On the other hand, anyone with reasonable intelligence can train themselves to do arithmetic problems in their head. There are relatively easy techniques, some of which have already been mentioned in the discussion. Mostly it's a matter of learning how to break problems down into easily manageable pieces.


Comment Re:Yes, Android will win eventually (Score 1, Interesting) 410

On shear volume, Android will probably win, if fo no other reason than (as others have said) Apple isn't competing in the low end market.

I develop for both -- I own an iPhone, and I bought my son an Android so I could test.

The Android's UI isn't nearly as nice as the iPhone's. There are a bunch of pay-for-me apps showing that can't be deleted. It's slower and more difficult to use. Now, some, maybe even all of that could be fixed by installing a newer version of Android (assuming it's finally available for the device). Certainly I could reinstall the OS on the thing and get rid of the the pay-for-me apps. But with the iPhone, I don't have to. No advertising crap is was on the phone when I received it. Yeah, Apple concentrates on the user experience, and that experience is *far* better than the current Android user experience.

The other issue is that Android is becoming very fragmented, and developers and going to get more and more frustrated in trying to test applications that work on one device and not another.

I was excited about Android when I first heard about it. But the reality is that Google has let it become much less than it could have been.


Comment Re:They've already busted that twice now (Score 4, Informative) 795

Don't watch Oprah, don't care.

As for what Obama himself said.

You don't quite quote him correctly, but so what, I guess. You do misstate where the quote came from. It came from the end of the speech he gave when accepting the democratic nomination. Again, so what, I guess.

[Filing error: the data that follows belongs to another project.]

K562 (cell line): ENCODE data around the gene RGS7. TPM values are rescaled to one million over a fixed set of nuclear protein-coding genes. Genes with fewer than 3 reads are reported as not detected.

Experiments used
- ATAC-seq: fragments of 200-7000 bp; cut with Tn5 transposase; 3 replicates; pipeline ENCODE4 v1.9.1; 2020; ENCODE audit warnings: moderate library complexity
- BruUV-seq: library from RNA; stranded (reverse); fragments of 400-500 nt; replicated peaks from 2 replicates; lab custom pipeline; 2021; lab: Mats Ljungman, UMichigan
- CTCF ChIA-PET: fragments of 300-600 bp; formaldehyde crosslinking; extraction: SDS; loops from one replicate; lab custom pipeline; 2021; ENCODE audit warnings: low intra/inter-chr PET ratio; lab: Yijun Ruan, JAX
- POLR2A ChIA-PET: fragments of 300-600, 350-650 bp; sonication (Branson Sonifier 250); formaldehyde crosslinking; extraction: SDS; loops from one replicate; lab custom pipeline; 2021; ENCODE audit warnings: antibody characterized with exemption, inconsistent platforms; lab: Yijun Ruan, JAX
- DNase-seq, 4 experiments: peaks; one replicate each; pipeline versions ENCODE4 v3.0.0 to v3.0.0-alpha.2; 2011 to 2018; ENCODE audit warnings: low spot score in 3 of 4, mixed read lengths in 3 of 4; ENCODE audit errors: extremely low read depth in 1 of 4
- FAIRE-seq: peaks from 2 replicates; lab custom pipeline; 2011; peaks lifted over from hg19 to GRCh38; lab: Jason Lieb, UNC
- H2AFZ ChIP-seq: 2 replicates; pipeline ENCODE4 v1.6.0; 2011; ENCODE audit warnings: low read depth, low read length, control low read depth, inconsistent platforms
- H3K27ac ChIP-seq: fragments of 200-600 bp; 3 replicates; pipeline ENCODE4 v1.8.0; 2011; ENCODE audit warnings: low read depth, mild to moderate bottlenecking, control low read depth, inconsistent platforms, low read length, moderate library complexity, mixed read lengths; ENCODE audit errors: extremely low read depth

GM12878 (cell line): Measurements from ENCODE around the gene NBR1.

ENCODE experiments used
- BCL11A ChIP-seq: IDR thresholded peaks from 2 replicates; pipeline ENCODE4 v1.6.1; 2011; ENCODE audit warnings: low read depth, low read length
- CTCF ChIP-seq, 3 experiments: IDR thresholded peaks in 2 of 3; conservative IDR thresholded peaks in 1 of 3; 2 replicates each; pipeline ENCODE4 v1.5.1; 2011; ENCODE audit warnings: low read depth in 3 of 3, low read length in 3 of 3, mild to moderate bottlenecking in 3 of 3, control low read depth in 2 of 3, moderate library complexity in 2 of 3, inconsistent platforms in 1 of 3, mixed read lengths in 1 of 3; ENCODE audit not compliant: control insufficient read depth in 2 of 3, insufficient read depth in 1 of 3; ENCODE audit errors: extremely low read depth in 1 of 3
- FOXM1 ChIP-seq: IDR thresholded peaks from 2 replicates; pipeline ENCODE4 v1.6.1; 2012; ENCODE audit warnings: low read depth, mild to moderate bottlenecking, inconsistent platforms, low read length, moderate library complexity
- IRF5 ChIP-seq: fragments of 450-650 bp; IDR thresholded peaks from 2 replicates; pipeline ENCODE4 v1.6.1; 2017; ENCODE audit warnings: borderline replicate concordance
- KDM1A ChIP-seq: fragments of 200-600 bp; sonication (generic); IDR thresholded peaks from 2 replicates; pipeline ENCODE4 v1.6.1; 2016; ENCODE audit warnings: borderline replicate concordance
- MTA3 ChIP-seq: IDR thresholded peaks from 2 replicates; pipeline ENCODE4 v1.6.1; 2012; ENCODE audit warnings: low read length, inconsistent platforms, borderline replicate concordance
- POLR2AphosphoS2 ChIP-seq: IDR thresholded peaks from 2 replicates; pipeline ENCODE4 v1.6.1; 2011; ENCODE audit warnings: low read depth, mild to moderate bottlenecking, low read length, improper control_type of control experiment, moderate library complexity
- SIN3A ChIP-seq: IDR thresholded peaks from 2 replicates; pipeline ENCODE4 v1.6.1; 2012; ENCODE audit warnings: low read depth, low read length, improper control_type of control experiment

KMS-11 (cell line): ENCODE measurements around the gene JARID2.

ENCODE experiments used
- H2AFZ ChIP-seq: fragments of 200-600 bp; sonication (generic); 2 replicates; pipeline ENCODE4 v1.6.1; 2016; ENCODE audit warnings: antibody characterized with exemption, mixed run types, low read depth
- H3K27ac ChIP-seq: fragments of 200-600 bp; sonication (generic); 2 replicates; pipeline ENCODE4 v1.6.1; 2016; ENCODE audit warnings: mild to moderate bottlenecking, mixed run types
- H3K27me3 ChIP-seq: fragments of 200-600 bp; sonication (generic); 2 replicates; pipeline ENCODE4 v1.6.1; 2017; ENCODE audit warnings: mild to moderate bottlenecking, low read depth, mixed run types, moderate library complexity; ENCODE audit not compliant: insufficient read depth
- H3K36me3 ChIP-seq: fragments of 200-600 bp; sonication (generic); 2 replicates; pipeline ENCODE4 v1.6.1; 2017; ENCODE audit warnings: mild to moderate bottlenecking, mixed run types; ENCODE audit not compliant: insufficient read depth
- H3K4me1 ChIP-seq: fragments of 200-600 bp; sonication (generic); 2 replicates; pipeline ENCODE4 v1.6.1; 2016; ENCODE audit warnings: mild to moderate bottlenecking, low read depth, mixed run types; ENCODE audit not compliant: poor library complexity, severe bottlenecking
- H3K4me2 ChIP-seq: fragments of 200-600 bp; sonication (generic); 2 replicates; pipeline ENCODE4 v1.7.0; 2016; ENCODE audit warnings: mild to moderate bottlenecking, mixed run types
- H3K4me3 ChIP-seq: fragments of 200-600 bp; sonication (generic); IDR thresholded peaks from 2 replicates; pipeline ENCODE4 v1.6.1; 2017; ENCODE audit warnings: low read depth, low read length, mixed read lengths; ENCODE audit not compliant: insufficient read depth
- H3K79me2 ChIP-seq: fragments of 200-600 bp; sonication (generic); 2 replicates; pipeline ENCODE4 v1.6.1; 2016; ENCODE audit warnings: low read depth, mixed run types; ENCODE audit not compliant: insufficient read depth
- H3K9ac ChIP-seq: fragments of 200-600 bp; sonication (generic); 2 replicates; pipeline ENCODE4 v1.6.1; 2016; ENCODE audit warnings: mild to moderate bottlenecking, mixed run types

However, you seem to imply that that he was calling himself some kind of savior, and that I don't believe, and I think that it's certainly worth pointing out that he said a bunch of other things as well:

America, this is our moment. This is our time. Our time to turn the page on the policies of the past. Our time to bring new energy and new ideas to the challenges we face. Our time to offer a new direction for the country we love.

The journey will be difficult. The road will be long. I face this challenge with profound humility, and knowledge of my own limitations. But I also face it with limitless faith in the capacity of the American people. Because if we are willing to work for it, and fight for it, and believe in it, then I am absolutely certain that generations from now, we will be able to look back and tell our children that this was the moment when [...]

Right or wrong I think he made it clear that these things weren't things that he, alone, could do. These are issues that take many people working for them. And that makes him believe himself to be a leader, *not* a messiah.

Comment Re:Fallacy (Score 1) 795

Okay. I'll bite.

I, personally, have never seen any serious discussion that I have ever construed as "Obama worship".

But then, neither have I ever seen anything that I would construe as "Palin worship".